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March 4, 2010

Turmoil over taxation opens new Revolutionary City season

Williamsburg opens its award-winning street drama — The Revolutionary City — for a fifth season March 15. The new presentation includes a tense re-enactment of a potentially explosive confrontation over the despised Stamp Act of 1765. “The Next Disagreeable Thing” is the new opening scene in the two-hour presentation of “Revolutionary City: Collapse of Royal Government, 1765-1776.”

“Collapse of Royal Government” — presented Tuesdays, Thursdays and Saturdays —chronicles growing colonial outrage as loyal subjects turn against their king and spark revolutionary ideas that divide loyalties – even within families – and compel Williamsburg residents to choose between monarchy and self-government.

The companion episode, “Citizens at War, 1776-1781” reveals the human dramas of revolution in war-torn Williamsburg. Guests follow the progress of the war as the town welcomes the Declaration of Independence, celebrates the Continental Army’s victory at Saratoga, endures occupation by traitor Benedict Arnold and his British troops, and sees Gen. George Washington prepare his army for the final siege of Yorktown. As both free and enslaved cope with the effects of war profiteering, rampant inflation and other hardships, they ponder their loyalties and what the future holds Wednesdays, Fridays and Sundays.

Mondays offer “Building a Nation” which acquaints ticketed guests with both well-known and obscure 18th-century townspeople of Williamsburg as they pursue their lives against a backdrop of world-changing events. Guests meet and engage patriot leaders, visionary preachers and other residents as they shape a new society with the promise of liberty and prosperity for all its citizens.

Revolutionary City begins with “Get Revved!” an introduction for young patriots and their families that helps them know how to join in the action and become part of the story. In other times of the day, “Revolutionary Stories” provide the background to scenes in the Revolutionary City and encourage guests to explore other sites in the Historic Area.

The presence of native peoples in pre-Revolutionary War Williamsburg is reflected in the return of the Revolutionary Story, “So Far From Scioto” April 17 for a three-week run. “So Far From Scioto” chronicles the story of three young Shawnee emissaries who were brought to Williamsburg in 1774 as security to ensure compliance with a peace agreement that ended Lord Dunmore’s War in the Ohio Country.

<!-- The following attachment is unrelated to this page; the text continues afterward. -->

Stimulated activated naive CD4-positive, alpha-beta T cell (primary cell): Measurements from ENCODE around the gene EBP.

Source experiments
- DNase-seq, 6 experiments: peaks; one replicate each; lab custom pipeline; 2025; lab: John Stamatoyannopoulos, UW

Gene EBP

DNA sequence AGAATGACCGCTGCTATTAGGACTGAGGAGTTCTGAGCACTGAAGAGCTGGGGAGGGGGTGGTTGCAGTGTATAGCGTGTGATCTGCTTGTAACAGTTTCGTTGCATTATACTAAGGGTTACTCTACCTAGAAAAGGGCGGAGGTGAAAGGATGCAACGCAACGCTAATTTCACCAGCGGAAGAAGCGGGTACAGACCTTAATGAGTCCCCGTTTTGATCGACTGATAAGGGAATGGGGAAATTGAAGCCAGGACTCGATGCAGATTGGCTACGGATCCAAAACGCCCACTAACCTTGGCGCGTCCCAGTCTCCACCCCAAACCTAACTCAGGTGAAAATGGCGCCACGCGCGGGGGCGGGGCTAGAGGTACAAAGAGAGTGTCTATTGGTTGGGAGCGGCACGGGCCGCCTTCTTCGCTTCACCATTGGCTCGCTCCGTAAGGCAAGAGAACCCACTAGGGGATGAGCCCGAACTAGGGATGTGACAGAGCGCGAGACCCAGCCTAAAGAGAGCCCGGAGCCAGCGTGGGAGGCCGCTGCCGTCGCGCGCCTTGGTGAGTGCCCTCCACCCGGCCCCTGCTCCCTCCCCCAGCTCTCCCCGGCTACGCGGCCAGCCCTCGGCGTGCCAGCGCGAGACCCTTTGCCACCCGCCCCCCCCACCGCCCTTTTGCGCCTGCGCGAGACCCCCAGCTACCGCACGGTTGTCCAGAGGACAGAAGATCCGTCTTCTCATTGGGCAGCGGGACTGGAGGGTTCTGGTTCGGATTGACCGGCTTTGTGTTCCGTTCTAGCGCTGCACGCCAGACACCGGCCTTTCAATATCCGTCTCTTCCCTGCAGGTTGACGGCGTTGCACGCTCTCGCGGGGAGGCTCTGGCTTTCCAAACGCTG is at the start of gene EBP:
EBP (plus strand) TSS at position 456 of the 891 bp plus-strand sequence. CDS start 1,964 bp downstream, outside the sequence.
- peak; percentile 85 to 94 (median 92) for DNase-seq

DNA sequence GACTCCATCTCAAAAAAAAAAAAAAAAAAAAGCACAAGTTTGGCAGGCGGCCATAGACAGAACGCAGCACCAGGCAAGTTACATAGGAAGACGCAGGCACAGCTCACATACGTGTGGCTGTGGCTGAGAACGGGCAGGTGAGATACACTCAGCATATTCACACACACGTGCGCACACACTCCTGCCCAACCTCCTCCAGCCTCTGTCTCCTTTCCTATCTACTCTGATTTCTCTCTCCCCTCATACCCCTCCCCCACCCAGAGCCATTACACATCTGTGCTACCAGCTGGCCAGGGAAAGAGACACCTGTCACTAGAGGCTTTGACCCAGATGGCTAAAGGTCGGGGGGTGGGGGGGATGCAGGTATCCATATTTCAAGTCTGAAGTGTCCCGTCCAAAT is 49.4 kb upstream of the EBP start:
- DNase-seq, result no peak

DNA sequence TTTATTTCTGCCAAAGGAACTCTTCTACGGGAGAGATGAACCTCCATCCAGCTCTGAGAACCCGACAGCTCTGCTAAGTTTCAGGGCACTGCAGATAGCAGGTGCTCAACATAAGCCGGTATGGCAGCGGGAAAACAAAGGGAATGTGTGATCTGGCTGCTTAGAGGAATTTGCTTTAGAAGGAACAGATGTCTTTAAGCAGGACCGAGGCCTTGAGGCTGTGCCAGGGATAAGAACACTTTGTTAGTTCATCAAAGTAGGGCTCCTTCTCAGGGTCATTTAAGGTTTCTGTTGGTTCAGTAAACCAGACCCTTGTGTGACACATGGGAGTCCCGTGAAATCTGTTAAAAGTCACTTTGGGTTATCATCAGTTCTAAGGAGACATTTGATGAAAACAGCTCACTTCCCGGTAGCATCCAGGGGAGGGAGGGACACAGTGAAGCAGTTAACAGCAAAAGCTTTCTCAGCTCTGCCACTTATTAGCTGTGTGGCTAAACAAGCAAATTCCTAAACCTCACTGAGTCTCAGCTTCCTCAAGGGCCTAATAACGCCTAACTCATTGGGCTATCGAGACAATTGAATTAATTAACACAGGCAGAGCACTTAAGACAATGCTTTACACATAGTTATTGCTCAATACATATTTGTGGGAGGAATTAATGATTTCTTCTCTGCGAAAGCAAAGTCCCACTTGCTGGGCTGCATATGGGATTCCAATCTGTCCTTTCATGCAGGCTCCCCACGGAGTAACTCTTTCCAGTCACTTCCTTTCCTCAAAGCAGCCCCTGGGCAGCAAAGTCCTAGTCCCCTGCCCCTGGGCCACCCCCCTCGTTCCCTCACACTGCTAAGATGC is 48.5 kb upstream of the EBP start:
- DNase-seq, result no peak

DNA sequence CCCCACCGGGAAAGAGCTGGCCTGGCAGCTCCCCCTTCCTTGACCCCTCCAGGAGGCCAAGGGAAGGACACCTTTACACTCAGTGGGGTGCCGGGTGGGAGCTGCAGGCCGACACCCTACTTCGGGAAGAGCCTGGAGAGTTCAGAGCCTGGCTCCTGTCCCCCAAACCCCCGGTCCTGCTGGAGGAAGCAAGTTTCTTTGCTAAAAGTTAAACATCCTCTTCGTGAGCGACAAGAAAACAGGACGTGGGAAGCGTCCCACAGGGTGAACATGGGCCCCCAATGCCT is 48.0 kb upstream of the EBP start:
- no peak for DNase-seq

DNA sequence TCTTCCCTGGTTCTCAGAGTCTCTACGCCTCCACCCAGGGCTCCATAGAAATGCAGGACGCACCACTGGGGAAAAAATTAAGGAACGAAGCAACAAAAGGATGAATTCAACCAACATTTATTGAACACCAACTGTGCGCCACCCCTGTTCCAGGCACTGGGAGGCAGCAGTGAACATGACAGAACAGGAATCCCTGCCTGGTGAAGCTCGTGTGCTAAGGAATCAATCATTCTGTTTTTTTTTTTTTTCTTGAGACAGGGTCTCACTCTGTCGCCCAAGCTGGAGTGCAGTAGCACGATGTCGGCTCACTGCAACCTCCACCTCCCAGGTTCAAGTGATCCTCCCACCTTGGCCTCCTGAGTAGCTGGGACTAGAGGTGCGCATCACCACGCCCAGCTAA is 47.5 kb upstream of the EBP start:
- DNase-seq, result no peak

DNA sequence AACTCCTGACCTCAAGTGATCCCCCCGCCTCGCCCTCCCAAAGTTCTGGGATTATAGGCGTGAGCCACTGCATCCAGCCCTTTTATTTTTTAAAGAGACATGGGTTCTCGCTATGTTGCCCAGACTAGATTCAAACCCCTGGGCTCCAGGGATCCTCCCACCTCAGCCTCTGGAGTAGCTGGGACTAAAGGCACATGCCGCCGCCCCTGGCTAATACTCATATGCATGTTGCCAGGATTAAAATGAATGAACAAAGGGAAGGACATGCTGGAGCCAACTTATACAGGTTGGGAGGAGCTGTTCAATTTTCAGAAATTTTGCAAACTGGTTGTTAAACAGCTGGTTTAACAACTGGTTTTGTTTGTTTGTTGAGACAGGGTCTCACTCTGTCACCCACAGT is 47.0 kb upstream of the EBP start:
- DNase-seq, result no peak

As diplomatic hostages, the Shawnee delegation witnesses the turmoil and public outcry at the beginnings of the American Revolution in Williamsburg. Torn by homesickness, political uncertainty and their sense of honor to serve as security for the safety of the Shawnee people, they must consider a course of action.

The Revolutionary City and Revolutionary Stories trace the transformation of royal subjects to self-governing citizens by portraying real events and real people in the very places events occurred as they face conditions and issues of the time while drawing similarities to events and issues confronting citizens of today.

Admission to The Revolutionary City and its companion presentations is by a valid Colonial Williamsburg admission ticket or Good Neighbor Card.

Established in 1926, the Colonial Williamsburg Foundation is the not-for-profit educational institution that preserves and operates the restored 18th-century Revolutionary capital of Virginia as a town-sized living history museum, telling the inspirational stories of our nation’s founding men and women. Within the restored and reconstructed buildings, historic interpreters, attired as colonial men and women from slaves to shopkeepers to soldiers, relate stories of colonial Virginia society and culture – stories of our journey to become Americans – while historic trades people research, demonstrate and preserve the 18th-century world of work and industry. As Colonial Williamsburg interprets life in the time of the American Revolution guests interact with history through “Revolutionary City” – a dramatic live street theater presentation.

Williamsburg is located in Virginia’s Tidewater region, 20 minutes from Newport News, within an hour’s drive of Richmond and Norfolk, and 150 miles south of Washington, D.C., off Interstate 64. For more information about Colonial Williamsburg, call 1-800-HISTORY or visit Colonial Williamsburg’s Web site at

Media Contact:
Jim Bradley
(757) 220-7281